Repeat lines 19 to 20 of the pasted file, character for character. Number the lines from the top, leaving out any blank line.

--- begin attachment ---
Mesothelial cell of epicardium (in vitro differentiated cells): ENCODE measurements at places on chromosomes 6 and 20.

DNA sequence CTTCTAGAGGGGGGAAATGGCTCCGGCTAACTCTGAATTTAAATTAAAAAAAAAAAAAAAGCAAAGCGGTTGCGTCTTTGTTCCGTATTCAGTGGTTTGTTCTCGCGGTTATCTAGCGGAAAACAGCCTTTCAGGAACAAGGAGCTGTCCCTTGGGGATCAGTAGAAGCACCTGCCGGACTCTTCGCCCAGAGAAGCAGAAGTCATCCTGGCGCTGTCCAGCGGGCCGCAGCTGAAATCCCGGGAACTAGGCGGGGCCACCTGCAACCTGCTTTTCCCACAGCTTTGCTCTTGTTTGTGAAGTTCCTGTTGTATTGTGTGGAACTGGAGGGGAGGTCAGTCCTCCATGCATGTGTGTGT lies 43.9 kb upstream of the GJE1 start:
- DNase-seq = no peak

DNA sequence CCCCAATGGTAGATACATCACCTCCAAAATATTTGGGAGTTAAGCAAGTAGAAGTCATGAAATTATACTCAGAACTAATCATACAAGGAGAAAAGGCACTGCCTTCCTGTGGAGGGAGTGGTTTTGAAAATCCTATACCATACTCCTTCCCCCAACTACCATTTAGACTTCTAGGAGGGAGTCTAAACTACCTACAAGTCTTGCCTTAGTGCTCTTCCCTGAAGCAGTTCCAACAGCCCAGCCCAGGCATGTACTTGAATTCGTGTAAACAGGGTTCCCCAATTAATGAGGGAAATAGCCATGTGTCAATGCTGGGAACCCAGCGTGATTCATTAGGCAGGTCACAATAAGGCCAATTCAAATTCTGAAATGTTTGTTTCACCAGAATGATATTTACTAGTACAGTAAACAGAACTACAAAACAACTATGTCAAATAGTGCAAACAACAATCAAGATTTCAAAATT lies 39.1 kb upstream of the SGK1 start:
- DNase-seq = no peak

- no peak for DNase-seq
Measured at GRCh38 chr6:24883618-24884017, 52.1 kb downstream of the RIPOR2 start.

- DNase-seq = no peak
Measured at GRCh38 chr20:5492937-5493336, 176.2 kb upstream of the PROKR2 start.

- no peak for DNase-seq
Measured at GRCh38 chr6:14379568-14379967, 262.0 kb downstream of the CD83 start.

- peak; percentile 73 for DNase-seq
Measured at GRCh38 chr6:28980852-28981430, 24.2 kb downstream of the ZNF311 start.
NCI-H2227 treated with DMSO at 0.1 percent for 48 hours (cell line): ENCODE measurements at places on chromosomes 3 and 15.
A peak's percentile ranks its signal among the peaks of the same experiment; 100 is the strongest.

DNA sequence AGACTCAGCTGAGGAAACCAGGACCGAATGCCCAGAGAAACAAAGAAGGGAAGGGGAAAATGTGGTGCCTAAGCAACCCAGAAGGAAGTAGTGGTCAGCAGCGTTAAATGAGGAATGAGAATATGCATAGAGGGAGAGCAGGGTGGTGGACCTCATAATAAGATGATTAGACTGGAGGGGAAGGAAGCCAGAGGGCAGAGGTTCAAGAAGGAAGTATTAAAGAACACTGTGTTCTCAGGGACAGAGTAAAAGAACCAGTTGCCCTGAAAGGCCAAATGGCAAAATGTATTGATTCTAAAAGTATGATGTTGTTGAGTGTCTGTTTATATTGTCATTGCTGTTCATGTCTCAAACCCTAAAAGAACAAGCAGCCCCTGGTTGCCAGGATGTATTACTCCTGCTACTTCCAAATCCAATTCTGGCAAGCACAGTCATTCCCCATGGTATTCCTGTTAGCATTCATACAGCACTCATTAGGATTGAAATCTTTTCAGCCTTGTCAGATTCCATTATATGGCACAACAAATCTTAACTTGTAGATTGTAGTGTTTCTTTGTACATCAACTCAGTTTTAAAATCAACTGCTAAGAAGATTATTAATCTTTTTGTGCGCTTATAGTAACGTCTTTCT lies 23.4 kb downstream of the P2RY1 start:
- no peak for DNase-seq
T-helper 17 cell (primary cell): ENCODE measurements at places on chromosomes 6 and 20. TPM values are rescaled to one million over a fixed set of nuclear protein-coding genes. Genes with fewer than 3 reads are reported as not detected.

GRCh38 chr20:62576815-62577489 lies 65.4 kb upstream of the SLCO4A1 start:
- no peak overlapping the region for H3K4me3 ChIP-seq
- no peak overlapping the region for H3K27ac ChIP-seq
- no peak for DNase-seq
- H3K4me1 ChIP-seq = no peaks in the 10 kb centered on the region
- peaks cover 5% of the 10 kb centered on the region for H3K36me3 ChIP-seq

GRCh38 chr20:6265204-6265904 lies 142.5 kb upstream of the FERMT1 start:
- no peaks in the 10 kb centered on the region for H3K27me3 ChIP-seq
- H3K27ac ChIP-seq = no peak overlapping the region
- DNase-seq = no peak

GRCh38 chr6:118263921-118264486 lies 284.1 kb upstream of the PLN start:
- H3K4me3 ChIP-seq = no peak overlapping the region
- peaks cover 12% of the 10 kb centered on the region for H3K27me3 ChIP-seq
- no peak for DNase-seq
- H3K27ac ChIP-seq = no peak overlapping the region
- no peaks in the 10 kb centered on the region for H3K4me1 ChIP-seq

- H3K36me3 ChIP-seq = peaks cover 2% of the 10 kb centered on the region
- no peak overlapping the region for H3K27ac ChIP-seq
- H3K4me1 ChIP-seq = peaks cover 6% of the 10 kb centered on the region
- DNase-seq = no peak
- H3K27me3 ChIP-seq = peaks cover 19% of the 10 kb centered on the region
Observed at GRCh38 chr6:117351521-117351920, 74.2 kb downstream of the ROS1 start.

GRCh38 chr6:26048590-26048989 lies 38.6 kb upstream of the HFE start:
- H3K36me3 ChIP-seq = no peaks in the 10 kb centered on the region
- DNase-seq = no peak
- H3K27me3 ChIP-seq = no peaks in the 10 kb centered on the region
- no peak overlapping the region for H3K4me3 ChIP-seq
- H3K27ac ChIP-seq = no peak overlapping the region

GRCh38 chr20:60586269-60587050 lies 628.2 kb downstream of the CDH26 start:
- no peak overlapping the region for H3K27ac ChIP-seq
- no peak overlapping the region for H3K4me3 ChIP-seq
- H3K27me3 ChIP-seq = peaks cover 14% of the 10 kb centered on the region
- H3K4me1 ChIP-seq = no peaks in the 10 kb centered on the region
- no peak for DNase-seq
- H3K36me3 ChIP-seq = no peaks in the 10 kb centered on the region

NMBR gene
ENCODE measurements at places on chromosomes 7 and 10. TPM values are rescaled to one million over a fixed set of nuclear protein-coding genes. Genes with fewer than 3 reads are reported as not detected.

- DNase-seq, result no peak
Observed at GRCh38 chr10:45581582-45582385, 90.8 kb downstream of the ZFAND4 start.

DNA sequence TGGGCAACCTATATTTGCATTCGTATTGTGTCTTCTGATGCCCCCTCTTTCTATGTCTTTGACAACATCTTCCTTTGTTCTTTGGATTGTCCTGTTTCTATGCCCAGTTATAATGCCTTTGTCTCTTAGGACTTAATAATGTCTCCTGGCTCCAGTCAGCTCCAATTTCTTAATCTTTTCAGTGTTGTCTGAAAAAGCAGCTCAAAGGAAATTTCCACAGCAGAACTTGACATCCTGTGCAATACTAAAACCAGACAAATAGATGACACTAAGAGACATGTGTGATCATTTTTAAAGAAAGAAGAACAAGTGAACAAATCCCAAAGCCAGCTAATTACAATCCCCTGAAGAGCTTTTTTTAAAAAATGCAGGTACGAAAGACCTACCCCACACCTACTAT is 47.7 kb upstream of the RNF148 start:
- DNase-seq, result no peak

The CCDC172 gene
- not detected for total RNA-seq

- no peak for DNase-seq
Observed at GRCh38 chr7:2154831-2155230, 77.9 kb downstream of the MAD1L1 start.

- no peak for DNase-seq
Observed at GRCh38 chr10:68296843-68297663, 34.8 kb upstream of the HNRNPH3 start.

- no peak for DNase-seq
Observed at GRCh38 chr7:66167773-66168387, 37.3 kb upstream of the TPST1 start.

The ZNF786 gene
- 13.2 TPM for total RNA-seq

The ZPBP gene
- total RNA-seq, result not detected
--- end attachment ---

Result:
GRCh38 chr20:62576815-62577489 lies 65.4 kb upstream of the SLCO4A1 start:
- no peak overlapping the region for H3K4me3 ChIP-seq